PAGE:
Academic journal article Australian Journal of Language and Literacy

Learning the Grammatics of Quoted Speech: Benefits for Punctuation and Expressive Reading

Academic journal article Australian Journal of Language and Literacy

Learning the Grammatics of Quoted Speech: Benefits for Punctuation and Expressive Reading

Article excerpt


One of the challenges set for teachers by The Australian Curriculum: English is for teaching programs to 'balance and integrate the three strands' of Language, Literature and Literacy (ACARA, 2012). This will include the integration of knowledge about grammar ('grammatics', following Halliday, 2002, p. 386) throughout the English Curriculum and should, ideally, see the end of the discrete, unconnected and often discredited grammar program of times past. However the benefits of an integrated approach to the teaching of grammatics 'in context' remain under-researched in comparison with research conducted when traditional, discrete teaching methods were the norm (Myhill, 2005). Furthermore, research has historically focussed on the potential benefits of grammar for improving writing and seldom have other dimensions of the English curriculum been considered to be within the purview of possible applications of grammatical knowledge.

This paper aims to extend the body of research into grammar teaching by investigating whether learning grammatics, specifically the grammatics of quoted (or 'direct' speech), offers any benefit for children's punctuation of quoted speech or their oral reading expression. Both punctuation and oral reading, but especially the latter, have been largely overlooked in the historical research on learning grammar. Yet they remain important aspects of success in school literacy. Specifically, the paper addresses the following questions:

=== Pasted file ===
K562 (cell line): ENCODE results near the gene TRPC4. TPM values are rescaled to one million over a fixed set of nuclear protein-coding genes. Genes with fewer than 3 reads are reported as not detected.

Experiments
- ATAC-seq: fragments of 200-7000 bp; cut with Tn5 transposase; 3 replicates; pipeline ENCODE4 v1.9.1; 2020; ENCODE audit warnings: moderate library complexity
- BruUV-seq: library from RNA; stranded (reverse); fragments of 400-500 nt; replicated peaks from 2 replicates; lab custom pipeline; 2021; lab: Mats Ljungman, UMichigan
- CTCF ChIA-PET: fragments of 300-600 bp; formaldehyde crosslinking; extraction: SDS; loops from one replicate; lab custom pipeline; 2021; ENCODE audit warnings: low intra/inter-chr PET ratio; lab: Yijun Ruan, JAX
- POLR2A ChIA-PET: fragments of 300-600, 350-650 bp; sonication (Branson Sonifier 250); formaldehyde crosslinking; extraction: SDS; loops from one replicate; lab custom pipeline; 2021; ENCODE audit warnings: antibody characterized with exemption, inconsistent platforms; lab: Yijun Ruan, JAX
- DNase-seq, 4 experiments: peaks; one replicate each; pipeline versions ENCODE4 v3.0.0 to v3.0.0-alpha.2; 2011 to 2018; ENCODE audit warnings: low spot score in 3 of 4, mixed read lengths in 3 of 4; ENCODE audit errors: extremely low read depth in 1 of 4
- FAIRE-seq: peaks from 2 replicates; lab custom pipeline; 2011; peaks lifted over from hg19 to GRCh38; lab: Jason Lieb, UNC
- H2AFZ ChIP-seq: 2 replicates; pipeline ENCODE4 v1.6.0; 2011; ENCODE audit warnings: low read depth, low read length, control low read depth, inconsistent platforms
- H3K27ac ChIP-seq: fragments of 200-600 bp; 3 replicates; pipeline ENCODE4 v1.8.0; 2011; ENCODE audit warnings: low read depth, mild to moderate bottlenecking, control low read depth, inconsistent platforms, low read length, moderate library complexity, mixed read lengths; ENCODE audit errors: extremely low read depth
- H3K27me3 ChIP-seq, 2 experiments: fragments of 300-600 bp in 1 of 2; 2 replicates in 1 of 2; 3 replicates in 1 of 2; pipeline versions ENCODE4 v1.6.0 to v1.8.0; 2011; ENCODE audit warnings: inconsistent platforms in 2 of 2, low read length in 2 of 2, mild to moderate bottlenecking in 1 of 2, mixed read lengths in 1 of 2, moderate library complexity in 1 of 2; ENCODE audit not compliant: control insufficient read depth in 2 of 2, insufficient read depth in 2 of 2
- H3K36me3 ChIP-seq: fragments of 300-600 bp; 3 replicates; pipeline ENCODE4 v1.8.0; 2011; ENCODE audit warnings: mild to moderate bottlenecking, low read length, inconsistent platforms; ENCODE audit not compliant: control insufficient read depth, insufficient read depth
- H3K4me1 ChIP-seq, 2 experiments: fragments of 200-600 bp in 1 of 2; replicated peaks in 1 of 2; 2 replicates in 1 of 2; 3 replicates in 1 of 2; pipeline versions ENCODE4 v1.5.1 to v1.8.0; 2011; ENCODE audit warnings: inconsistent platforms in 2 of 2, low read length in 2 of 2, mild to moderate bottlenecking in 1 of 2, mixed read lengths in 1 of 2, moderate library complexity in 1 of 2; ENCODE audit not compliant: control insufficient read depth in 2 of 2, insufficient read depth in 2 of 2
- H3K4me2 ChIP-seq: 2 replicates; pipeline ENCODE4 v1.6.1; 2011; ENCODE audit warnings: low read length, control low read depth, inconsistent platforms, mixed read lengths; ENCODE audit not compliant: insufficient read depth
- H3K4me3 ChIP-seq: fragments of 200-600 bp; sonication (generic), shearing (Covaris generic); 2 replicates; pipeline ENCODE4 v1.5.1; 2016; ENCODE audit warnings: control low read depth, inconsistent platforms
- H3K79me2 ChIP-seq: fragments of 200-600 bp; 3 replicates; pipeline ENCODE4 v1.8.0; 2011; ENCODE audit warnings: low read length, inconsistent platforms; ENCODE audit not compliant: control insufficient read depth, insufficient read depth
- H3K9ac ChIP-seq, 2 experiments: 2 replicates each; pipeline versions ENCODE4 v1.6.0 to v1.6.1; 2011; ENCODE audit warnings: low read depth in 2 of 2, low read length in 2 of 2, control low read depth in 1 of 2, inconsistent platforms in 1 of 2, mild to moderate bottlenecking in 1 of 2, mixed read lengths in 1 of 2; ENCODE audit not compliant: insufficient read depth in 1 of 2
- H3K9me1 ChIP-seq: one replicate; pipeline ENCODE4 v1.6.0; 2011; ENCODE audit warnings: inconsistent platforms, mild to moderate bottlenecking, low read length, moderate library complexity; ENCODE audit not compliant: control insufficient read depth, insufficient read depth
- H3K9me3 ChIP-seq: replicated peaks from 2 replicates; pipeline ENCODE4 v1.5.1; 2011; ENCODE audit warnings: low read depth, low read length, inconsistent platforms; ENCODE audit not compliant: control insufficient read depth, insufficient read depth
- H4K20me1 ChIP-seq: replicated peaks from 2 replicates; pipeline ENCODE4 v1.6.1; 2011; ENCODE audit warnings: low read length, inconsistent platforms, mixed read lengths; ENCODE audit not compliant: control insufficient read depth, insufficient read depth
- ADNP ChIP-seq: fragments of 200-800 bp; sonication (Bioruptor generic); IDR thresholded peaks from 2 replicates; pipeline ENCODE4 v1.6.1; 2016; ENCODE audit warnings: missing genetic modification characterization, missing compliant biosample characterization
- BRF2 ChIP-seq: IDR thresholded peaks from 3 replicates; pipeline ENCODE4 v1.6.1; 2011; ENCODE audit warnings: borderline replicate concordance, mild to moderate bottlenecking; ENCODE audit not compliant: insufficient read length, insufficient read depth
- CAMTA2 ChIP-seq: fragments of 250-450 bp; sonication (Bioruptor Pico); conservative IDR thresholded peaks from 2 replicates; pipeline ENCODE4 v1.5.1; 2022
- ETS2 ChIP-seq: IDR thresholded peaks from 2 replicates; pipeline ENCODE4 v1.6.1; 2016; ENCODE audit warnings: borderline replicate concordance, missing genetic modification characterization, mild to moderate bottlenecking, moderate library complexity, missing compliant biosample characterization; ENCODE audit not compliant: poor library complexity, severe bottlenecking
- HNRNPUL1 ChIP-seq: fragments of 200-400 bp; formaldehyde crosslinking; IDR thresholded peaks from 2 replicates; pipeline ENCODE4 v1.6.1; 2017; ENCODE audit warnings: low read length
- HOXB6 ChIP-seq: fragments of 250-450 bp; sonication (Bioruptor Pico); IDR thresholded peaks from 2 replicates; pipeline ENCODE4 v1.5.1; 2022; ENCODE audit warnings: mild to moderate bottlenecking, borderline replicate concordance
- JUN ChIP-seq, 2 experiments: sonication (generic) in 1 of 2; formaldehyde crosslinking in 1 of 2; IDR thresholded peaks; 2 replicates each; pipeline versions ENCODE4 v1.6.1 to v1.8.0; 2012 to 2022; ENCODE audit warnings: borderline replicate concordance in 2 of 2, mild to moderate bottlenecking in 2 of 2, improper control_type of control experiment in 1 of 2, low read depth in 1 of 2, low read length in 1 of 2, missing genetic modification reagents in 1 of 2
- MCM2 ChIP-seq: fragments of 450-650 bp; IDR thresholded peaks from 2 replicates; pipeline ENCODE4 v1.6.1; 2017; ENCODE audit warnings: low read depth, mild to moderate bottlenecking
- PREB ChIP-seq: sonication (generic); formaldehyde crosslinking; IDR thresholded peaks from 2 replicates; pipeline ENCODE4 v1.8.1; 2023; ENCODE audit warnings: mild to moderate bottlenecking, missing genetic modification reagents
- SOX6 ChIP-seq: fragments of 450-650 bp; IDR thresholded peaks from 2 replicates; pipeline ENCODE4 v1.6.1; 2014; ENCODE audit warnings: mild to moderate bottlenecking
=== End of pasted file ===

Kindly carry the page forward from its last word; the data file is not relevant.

Can a knowledge of the grammar of verbal Processes contribute to

* better punctuation of quoted speech?, and to

* improved expression in oral reading?

These questions will be addressed using data from a research project which explored teaching and learning about grammar with young children. The grammatical descriptions taught to the children were based on Halliday's systemic functional grammar (Halliday & Matthiessen, 2004), although terminology followed the NSW syllabus guidelines under which the project was conducted (Board of Studies NSW, 2006 (1st edition 1998)).

Review of literature

The research literature has very little to say on the first of the specific questions posed above, and almost none on the second.

Punctuation of speech and grammatics

Research on the general subject of learning punctuation is not extensive. According to one of its few and foremost researchers, punctuation is '[o]ne of the less-studied aspects of written language development' (Hall, 2009, p. 271) and furthermore, '[i]f children's understanding of punctuation is as a whole under-researched, then research on their understanding of speech is close to nonexistent' (Hall, 2009, p. 279).

In response to this identified need, Hall led a project which studied primary school children's grasp of punctuation and asked them about the challenges they met in learning to punctuate, including in learning to punctuate speech (Hall, 2002, 2009). He found that the punctuation of speech can be complex and difficult for children in several respects, from apparently minor matters like the directionality of quotation marks to more substantial problems of working out what is quoted speech and what is straight prose. He also found it was not unusual for children to use intuition rather than reasoning to punctuate speech, even at eleven years of age, and rarely did any children use metalanguage to explain their thinking about how to punctuate, including any grammatical terms (Hall, 2002, pp. 6,7; 2009, p. 281). Hall's conclusion is that learning to punctuate speech is often less straightforward than curriculum documents (in the UK) seem to assume.

A further perspective on the question of a relationship between speech punctuation and grammatics can be gleaned from the grammar teaching research. The most recent systematic review of research into the effectiveness of teaching syntactic grammar for improving writing (Andrews et al. …

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